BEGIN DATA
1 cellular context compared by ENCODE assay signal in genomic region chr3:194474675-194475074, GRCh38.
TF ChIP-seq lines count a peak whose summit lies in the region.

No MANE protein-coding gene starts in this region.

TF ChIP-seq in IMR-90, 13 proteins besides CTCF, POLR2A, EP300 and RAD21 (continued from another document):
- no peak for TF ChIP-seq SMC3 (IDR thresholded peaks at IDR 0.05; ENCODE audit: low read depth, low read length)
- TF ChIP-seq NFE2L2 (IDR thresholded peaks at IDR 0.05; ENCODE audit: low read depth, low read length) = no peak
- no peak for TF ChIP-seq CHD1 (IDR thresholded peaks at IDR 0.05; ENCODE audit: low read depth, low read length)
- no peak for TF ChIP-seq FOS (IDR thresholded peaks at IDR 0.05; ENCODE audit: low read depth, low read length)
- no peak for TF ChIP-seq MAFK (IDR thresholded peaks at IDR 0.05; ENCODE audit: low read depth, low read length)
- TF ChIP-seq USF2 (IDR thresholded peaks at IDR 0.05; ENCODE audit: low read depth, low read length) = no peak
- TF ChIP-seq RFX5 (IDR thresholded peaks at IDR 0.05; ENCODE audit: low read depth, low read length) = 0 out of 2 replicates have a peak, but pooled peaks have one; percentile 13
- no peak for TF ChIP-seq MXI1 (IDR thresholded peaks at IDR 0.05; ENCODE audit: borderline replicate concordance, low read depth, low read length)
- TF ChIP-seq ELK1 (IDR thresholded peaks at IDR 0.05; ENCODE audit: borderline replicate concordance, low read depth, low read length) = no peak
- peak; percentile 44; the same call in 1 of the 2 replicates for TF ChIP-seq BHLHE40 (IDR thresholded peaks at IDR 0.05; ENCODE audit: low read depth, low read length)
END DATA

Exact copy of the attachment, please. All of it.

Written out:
1 cellular context compared by ENCODE assay signal in genomic region chr3:194474675-194475074, GRCh38.
TF ChIP-seq lines count a peak whose summit lies in the region.

No MANE protein-coding gene starts in this region.

TF ChIP-seq in IMR-90, 13 proteins besides CTCF, POLR2A, EP300 and RAD21 (continued from another document):
- no peak for TF ChIP-seq SMC3 (IDR thresholded peaks at IDR 0.05; ENCODE audit: low read depth, low read length)
- TF ChIP-seq NFE2L2 (IDR thresholded peaks at IDR 0.05; ENCODE audit: low read depth, low read length) = no peak
- no peak for TF ChIP-seq CHD1 (IDR thresholded peaks at IDR 0.05; ENCODE audit: low read depth, low read length)
- no peak for TF ChIP-seq FOS (IDR thresholded peaks at IDR 0.05; ENCODE audit: low read depth, low read length)
- no peak for TF ChIP-seq MAFK (IDR thresholded peaks at IDR 0.05; ENCODE audit: low read depth, low read length)
- TF ChIP-seq USF2 (IDR thresholded peaks at IDR 0.05; ENCODE audit: low read depth, low read length) = no peak
- TF ChIP-seq RFX5 (IDR thresholded peaks at IDR 0.05; ENCODE audit: low read depth, low read length) = 0 out of 2 replicates have a peak, but pooled peaks have one; percentile 13
- no peak for TF ChIP-seq MXI1 (IDR thresholded peaks at IDR 0.05; ENCODE audit: borderline replicate concordance, low read depth, low read length)
- TF ChIP-seq ELK1 (IDR thresholded peaks at IDR 0.05; ENCODE audit: borderline replicate concordance, low read depth, low read length) = no peak
- peak; percentile 44; the same call in 1 of the 2 replicates for TF ChIP-seq BHLHE40 (IDR thresholded peaks at IDR 0.05; ENCODE audit: low read depth, low read length)